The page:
Choked in Delhi: How to survive in a polluted city | delhi | Hindustan Times
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Choked in Delhi: How to survive in a polluted city

Part one of our series ‘Save our Lungs’ looks at the effects of air pollution on the health of Delhi’s residents.

delhi Updated: Sep 23, 2016 08:59 IST
Anonna Dutt
Air pollution

Air pollution causes short-term problems like cough, sore throat and eye irritation for most people, but people with chronic respiratory disorders may need medical management when pollution levels go up. (Kunal Patil/HT Photo)

Sarita Surana, 52, skips her morning walks on days when the roads are dusty and the pollution levels are high. She has been living with asthma and bronchitis for 15 years and uses an inhaler daily to dilate her airways and help her breathe. On the days the inhaler fails to help her, she uses a nebuliser, a device that helps in inhaling the drugs better.

“I have to be very careful because of my asthma. Before going anywhere, I go to the balcony and if their air is too polluted, I either don’t go out or use a mask. Sometimes, I feel tired after being out for an hour,” said Surana.

Like her, adopting measures to protect themselves from pollution as become a part of routine for many thousands, especially during the smoggy winter months.

“Air pollution causes short-term problems like cough, sore throat and eye irritation for most people, but people with chronic respiratory disorders such as asthma and COPD (chronic obstructive pulmonary disease) may need medical management when pollution levels go up,” said Dr Rajesh Chawla, consulting pulmonologist at Indraprastha Apollo hospital.

“Every winter,there is a spike in the number of patients with respiratory problems. This could be due to the concentration of pollution in the lower levels of the atmosphere, but also because of dipping temperatures and viral infections doing rounds,” said Dr Nevin Kishore, head of the department of broncology at Max Hospital, Saket.

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An increase in the number of people living with chronic respiratory problem is also linked to pollution. “A report by the Central Pollution Control Board said every third child in Delhi has some kind of lung impairment,” said Anumita Roy Chowdhary, executive director, Centre for Science and Environment .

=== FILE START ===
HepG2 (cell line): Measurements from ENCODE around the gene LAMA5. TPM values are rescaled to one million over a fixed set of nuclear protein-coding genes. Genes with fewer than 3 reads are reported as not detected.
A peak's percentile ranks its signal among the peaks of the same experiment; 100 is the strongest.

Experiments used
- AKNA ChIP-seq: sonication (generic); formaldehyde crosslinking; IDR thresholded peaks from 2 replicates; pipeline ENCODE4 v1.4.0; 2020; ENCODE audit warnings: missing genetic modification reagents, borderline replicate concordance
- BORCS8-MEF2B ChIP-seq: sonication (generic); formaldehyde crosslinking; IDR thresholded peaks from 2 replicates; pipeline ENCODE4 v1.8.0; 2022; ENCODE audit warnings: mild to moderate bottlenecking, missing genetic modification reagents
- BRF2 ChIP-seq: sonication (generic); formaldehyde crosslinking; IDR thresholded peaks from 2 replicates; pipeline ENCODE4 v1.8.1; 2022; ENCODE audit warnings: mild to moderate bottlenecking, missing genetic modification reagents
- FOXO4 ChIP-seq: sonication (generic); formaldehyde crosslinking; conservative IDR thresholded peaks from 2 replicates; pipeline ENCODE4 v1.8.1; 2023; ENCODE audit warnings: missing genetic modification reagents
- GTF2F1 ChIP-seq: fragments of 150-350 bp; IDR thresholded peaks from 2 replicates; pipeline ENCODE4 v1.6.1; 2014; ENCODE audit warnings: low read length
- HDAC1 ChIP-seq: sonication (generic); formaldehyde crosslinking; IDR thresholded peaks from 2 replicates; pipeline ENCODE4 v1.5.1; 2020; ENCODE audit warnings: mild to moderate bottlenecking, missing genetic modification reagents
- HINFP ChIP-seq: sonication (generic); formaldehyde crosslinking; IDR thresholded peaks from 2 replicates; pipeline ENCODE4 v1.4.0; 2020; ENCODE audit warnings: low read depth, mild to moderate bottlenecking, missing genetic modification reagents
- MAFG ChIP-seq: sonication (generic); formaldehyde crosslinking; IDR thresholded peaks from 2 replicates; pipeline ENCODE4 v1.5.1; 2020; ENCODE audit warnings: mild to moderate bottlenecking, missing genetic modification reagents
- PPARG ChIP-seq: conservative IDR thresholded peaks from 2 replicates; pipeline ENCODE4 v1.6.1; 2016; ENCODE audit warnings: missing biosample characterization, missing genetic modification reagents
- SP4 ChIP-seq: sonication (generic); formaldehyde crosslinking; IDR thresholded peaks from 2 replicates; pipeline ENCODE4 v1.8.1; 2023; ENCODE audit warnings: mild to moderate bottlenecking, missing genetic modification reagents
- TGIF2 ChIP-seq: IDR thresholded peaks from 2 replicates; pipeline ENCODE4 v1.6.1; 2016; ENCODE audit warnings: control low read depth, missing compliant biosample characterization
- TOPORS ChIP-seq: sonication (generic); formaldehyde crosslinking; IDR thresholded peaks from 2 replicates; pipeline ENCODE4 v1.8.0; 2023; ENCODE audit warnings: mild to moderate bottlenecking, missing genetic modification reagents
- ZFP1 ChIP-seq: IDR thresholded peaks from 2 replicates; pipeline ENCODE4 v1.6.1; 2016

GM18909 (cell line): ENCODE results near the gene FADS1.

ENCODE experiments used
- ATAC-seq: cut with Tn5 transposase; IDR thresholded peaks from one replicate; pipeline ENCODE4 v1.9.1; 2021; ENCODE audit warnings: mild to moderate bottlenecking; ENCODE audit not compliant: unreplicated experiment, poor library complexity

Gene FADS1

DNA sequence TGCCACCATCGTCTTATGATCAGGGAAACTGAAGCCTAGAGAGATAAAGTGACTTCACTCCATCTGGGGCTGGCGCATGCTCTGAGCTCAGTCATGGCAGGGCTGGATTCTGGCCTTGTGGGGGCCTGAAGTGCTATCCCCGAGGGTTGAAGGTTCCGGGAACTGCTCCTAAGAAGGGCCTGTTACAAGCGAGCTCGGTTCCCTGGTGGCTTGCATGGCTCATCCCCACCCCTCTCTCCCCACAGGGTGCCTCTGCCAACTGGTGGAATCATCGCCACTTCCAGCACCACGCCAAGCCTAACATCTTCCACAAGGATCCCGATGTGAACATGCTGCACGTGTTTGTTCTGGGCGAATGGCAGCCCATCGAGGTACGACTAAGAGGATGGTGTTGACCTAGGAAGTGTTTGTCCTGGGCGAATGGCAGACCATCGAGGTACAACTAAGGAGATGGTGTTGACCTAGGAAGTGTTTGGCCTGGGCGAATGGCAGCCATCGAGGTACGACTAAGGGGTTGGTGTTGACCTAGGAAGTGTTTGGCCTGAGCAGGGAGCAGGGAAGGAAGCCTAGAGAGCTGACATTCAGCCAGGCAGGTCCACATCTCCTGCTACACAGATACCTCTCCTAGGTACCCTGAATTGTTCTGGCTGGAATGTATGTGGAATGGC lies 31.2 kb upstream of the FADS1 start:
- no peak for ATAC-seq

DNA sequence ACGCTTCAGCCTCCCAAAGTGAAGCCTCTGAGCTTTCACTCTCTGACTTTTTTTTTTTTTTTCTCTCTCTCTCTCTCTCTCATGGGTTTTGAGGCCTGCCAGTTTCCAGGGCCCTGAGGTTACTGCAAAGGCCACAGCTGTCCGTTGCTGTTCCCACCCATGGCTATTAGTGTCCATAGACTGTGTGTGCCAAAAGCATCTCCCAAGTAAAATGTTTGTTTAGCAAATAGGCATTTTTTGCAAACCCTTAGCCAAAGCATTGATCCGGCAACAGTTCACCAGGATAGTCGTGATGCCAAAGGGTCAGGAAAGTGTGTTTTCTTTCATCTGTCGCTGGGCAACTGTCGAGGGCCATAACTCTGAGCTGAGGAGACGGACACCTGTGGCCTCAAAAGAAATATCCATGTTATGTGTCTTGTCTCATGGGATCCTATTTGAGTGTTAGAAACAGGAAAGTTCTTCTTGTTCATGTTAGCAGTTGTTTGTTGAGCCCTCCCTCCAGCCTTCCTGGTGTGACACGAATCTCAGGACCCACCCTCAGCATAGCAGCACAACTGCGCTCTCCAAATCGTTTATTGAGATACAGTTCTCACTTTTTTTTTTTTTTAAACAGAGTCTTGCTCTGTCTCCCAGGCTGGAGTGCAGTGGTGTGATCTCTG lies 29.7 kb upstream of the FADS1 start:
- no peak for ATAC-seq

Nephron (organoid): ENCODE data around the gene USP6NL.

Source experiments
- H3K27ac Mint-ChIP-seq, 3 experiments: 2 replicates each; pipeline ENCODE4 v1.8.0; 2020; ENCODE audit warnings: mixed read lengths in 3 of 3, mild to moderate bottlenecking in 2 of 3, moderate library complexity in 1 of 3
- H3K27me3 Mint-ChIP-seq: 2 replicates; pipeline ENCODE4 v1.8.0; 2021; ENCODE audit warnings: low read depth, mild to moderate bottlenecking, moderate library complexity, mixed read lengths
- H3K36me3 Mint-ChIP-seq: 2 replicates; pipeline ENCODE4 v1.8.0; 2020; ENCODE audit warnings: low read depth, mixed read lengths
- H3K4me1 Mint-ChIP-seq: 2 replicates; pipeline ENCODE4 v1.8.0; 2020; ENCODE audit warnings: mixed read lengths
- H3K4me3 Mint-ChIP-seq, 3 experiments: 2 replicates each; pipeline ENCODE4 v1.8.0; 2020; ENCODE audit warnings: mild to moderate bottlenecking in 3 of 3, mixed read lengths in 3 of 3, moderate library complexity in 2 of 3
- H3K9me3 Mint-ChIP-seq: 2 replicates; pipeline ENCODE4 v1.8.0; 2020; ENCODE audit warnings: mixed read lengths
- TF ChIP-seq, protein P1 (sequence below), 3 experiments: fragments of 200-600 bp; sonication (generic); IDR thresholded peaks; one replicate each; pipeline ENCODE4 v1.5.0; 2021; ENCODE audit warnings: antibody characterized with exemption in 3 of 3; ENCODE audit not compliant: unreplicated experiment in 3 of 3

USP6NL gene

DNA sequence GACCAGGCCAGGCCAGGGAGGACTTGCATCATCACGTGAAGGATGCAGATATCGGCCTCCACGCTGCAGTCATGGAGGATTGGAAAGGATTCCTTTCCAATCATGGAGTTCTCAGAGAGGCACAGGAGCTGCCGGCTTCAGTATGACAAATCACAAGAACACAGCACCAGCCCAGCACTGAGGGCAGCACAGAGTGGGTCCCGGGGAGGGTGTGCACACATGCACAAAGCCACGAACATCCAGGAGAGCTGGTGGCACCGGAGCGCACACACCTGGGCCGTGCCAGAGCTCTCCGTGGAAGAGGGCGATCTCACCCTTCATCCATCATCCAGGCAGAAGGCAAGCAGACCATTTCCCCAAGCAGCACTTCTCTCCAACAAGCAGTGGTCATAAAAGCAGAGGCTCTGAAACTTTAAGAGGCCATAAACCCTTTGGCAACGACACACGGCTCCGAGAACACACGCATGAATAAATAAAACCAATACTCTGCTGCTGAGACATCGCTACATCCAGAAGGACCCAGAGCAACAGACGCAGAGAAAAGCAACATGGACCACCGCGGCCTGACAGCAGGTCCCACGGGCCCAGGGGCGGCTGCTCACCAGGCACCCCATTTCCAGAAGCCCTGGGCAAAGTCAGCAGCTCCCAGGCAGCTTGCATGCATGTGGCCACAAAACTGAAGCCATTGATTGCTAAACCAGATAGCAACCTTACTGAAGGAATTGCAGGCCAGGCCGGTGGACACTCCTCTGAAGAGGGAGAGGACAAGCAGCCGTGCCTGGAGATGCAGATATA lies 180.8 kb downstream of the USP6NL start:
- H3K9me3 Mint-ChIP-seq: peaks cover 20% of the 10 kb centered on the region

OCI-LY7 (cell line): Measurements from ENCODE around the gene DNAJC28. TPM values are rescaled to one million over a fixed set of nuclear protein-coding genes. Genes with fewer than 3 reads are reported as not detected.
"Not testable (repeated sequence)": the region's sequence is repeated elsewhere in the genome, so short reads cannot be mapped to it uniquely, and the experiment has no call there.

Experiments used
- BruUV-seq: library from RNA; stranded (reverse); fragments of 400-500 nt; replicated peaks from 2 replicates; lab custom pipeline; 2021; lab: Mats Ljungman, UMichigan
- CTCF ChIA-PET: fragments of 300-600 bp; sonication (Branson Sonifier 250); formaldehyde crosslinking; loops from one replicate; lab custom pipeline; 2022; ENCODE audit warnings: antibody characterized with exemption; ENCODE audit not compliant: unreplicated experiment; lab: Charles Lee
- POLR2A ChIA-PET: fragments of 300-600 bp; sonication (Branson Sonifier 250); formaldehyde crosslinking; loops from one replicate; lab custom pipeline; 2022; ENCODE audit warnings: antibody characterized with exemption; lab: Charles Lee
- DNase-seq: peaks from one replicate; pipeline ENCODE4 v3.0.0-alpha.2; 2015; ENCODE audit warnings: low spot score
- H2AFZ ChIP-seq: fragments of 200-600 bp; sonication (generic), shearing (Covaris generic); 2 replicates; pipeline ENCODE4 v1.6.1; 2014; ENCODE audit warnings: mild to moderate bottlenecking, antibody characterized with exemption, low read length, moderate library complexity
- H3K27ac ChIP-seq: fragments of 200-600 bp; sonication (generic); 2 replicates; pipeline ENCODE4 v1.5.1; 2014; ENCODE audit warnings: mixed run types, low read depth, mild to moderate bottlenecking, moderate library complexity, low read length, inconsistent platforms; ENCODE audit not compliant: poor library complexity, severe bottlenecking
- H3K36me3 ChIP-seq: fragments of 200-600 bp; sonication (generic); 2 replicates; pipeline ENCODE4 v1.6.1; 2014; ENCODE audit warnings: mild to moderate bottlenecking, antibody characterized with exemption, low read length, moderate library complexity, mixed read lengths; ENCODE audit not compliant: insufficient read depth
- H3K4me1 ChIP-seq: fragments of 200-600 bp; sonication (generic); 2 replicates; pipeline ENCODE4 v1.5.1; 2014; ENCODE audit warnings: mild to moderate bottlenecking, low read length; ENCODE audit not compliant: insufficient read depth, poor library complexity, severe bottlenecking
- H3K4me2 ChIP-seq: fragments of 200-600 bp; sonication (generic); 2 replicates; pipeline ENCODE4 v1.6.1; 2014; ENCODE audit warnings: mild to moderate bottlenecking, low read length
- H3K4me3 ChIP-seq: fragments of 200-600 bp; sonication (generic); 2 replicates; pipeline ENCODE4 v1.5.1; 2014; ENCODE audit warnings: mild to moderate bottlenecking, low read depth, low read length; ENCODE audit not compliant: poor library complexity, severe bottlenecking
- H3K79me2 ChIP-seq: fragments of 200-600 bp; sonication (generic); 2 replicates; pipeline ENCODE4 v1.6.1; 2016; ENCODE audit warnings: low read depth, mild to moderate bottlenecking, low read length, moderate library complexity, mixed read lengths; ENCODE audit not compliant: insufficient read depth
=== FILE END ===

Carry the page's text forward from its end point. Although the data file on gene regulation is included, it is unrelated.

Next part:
“Delhi is proof that the pollution trends can change, depending on the actions that we take. There was a visible reduction in the levels of pollution when the buses in the city switched to CNG in 2011, but it started going up again in 2008–09. This means we have been unable to maintain the momentum,” she said.

To improve the air quality, a source-wise pollution control strategy has to be made.

“Vehicular emissions, construction and demolition of buildings and trash burning are among the main reasons for pollution . To control trash burning, the corporations need to ensure that a proper collection mechanism and enough composting facilities are in place. The Centre has already come up with rules for dust control during construction and demolition, but this has to be strictly enforced,” said Roy Chowdhary.

Several actions need to be taken to control vehicular emissions. “The number of cars that get registered in the city has to be controlled. For that the government needs to improve the connectivity of metro and buses, make cycle tracks, make cleaner fuels available and improve the emission standards. To control the number of cars entering from across the border, high parking prices may be charged to discourage people,” she said.

Around 1,400 new vehicles are registered in Delhi every day and around 5.7 lakh vehicles enter the city from across the border, which is equal to the number of vehicles that are registered in Delhi annually. “This is contributing to the pollution enormously. We need to focus on moving people but not vehicles,” she said.

Till policy measures ensure the air gets cleaner, people have to focus on protecting their lungs. People with chronic conditions must take prescribed medicines to control symptoms and avoid areas with high pollution and vehicular density,” said Dr Kishore.

Decreasing the exposure is the best solution. “People with such conditions must not travel during the rush hours and when in a car must roll up the windows. While stepping out, it is a good idea to cover the nose and the mouth either with a mask or a wet handkerchief.,’ says Dr Chawla.

Children’s developing airways are at most risk of damage from polluted air. “Everyone must ensure that their children go to schools that are 5 -6 km away to cut down on their commute time,” said Dr Chawla.

This is Part I of our ongoing series ‘Save our Lungs’, which looks at how to combat pollution in Delhi. To track the pollution levels in your city or area, use our real-time Air Quality Map:

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